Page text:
Throughout my life, I have had beloved pets including cats and dogs. One feline family member was named Charis. In those years, I was the Rector of a parish in Florida. I was single and in my 40s, and most of my parishioners were in their 60s or older with children and grandchildren. While I had good, meaningful, and peaceful relationships with my flock, I wouldn’t say we were social friends; we didn’t have enough in common.

Then, Charis died. I was heartbroken. I felt the need to honor her life and all she meant to me, and to give thanks to God for the countless blessings He brought into my life through her. So, I took the Burial Liturgy I used to bury people, and I rewrote it to be fitting for Charis’ funeral. I took the step – which was not an easy one because of how rarely we hear sermons like this – to preach about grief and pets and God’s care. I included this personal story about Charis and her Burial Liturgy which I had written.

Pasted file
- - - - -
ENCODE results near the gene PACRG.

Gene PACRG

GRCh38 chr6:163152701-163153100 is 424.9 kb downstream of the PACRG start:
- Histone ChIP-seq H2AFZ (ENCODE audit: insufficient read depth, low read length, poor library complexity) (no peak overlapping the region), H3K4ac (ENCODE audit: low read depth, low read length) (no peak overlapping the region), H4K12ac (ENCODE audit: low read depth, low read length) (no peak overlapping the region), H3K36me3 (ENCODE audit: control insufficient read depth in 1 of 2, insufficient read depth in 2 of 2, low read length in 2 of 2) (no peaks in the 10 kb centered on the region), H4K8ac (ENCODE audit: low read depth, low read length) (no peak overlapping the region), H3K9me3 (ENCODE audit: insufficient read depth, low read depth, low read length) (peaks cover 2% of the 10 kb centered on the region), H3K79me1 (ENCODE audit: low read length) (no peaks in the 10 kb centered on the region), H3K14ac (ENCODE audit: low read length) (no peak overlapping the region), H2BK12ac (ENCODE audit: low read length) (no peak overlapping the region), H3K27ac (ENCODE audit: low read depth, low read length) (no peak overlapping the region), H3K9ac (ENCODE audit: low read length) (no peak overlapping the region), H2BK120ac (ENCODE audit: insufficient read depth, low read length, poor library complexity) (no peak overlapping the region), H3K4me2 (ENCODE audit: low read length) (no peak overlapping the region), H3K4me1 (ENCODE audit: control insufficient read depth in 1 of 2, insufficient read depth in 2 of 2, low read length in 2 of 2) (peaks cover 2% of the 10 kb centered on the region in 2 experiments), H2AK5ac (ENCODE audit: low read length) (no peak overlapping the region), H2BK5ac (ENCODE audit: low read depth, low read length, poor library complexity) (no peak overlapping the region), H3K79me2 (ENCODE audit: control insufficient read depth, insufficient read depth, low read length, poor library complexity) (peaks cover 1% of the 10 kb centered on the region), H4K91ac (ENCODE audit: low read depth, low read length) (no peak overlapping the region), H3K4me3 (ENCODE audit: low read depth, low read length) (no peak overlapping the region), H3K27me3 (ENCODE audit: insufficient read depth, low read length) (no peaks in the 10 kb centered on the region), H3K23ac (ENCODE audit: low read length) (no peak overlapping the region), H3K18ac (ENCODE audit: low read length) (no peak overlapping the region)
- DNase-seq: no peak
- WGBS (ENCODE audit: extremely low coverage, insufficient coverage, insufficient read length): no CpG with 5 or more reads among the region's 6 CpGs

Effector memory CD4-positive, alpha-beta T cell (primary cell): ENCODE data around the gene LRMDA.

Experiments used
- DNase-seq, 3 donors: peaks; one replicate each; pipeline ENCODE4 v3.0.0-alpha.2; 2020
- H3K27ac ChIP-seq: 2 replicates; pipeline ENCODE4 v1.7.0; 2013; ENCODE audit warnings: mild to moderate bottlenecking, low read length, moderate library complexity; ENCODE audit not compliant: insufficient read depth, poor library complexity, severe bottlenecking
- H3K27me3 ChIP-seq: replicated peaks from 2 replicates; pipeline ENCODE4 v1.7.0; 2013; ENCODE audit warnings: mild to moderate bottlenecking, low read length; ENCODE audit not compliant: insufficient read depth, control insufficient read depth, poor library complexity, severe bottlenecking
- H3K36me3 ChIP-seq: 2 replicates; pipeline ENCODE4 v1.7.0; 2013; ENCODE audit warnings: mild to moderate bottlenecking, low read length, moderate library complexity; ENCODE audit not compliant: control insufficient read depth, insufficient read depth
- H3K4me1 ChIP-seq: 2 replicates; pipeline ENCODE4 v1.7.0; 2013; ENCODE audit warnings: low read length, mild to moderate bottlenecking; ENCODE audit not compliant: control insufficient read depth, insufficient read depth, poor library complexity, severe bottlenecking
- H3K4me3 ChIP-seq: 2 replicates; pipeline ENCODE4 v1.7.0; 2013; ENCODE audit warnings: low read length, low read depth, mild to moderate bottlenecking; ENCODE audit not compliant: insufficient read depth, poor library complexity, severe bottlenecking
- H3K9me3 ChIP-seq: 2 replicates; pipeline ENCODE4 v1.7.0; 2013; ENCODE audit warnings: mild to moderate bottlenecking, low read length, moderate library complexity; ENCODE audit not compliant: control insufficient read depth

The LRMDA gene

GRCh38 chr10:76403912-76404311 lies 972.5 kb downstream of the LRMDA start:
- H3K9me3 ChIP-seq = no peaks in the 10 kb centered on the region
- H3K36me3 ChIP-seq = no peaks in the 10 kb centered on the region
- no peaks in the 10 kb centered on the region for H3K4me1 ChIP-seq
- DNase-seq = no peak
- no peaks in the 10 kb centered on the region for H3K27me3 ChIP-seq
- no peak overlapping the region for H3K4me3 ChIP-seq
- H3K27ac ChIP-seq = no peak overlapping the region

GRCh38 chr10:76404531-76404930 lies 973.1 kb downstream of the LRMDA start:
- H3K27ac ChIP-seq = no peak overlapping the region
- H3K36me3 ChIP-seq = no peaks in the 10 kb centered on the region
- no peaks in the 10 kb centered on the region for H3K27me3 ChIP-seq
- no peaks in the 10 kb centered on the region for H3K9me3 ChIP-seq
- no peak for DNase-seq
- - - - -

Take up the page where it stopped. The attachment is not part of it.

That Sunday, I had more “door conversations” after church, and more invitations to homes, than I had ever had before. The Lord had used the sermon to validate and affirm their love for their pets, to create a safe place to be honest about deep feelings of loss. They felt an immediate bond with me, a feeling of being understood, and an affection for me as their pastor
which had not come about in any other way. My parishioners wanted to introduce me to their beloved pets, to show me pictures of pets who had died in the past, and to ask me questions about how to pray at-home for these beloved members of their families. Our shared love for animals became a bond of fellowship which deepened the relational dynamics of the whole parish family, for they discovered they could be transparent with others in the congregation who felt the same